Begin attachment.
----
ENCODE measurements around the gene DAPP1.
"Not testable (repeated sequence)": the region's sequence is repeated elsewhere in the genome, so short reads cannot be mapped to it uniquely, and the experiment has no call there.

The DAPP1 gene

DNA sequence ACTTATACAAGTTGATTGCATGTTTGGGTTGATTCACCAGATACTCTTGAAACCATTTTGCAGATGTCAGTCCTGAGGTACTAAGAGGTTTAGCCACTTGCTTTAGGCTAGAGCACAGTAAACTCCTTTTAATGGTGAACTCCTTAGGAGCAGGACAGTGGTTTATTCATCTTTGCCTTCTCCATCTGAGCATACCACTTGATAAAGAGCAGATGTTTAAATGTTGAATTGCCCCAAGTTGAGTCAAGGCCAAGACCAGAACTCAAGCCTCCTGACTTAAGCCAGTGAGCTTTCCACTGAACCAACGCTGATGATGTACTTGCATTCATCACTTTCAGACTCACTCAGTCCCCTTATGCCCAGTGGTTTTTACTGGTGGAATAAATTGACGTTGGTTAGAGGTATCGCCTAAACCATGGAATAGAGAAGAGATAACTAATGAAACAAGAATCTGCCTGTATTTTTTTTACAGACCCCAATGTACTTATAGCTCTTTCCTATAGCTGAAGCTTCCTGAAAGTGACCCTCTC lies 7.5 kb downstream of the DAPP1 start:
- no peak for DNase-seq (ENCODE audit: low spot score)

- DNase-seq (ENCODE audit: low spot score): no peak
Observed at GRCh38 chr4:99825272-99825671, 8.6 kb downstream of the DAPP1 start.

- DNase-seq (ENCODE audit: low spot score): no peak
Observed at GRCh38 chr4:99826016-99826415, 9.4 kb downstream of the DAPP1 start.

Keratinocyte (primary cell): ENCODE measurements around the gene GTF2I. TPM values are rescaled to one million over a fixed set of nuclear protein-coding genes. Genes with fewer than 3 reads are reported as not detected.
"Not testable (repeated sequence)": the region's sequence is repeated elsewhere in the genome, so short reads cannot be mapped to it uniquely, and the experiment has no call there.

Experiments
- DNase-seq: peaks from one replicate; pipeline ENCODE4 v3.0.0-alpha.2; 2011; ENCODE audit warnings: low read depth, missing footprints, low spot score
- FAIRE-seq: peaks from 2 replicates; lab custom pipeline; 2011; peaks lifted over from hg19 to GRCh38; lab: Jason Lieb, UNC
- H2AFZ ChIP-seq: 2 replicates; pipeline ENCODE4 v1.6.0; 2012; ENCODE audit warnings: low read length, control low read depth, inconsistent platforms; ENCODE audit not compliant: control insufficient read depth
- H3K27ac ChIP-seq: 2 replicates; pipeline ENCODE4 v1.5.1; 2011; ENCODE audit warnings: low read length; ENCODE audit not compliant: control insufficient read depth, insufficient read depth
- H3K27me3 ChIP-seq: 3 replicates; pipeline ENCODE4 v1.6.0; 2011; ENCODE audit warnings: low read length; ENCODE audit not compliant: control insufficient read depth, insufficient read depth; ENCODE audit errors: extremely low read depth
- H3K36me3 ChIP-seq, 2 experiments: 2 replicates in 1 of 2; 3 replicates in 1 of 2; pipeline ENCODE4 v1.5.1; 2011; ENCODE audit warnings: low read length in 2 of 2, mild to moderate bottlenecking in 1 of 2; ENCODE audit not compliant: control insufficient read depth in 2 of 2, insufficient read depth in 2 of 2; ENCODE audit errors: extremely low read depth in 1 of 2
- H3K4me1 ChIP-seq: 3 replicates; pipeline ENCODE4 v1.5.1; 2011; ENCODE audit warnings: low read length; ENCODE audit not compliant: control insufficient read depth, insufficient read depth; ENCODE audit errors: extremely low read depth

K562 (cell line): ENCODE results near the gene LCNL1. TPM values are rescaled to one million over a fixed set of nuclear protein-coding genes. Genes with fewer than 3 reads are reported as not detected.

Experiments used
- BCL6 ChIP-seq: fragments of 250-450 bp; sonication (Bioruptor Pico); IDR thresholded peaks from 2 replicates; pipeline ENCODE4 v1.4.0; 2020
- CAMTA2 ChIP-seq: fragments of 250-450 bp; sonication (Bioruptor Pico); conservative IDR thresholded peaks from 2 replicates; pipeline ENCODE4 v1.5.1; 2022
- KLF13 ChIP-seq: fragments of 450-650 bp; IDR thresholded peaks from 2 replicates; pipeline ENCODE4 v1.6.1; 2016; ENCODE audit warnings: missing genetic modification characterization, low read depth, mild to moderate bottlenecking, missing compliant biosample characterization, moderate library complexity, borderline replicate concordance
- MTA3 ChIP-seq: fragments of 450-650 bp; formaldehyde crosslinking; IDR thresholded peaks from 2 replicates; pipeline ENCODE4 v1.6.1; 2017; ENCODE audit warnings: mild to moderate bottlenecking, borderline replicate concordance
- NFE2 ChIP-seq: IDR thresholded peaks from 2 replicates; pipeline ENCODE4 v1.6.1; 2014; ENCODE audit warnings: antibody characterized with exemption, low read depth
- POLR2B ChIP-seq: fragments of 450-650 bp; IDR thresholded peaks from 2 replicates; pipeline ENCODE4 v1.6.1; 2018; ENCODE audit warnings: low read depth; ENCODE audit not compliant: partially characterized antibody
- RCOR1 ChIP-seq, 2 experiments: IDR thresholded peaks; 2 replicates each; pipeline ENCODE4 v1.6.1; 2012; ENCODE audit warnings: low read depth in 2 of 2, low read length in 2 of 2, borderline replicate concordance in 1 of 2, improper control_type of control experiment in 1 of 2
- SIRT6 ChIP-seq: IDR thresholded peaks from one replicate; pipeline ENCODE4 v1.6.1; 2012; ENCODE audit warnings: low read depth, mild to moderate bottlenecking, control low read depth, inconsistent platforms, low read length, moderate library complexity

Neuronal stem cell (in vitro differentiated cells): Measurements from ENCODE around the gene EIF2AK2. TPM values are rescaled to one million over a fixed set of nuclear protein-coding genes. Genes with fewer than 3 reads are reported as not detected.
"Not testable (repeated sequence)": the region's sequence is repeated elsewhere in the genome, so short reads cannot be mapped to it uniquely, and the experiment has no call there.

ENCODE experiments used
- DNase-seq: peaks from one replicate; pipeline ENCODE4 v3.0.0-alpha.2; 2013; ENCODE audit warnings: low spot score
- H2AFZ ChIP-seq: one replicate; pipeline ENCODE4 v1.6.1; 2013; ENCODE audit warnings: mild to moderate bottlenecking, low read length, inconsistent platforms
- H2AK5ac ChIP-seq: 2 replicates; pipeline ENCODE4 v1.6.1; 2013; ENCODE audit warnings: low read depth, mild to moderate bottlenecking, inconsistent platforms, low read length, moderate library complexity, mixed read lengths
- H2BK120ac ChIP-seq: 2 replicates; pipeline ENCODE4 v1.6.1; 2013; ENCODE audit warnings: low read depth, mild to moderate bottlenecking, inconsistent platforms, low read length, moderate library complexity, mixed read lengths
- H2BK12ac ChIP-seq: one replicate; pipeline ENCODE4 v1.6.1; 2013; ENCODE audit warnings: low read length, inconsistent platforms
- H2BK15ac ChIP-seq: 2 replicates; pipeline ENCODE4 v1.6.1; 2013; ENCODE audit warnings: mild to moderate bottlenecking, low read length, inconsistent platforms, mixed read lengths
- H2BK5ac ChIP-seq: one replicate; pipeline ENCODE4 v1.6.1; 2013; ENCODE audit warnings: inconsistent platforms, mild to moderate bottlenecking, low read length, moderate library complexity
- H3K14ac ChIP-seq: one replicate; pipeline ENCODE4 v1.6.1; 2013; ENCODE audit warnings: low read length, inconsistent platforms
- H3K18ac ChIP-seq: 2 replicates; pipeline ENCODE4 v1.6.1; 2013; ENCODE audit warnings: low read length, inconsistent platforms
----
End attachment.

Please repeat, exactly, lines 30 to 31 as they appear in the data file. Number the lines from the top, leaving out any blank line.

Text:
Neuronal stem cell (in vitro differentiated cells): Measurements from ENCODE around the gene EIF2AK2. TPM values are rescaled to one million over a fixed set of nuclear protein-coding genes. Genes with fewer than 3 reads are reported as not detected.
"Not testable (repeated sequence)": the region's sequence is repeated elsewhere in the genome, so short reads cannot be mapped to it uniquely, and the experiment has no call there.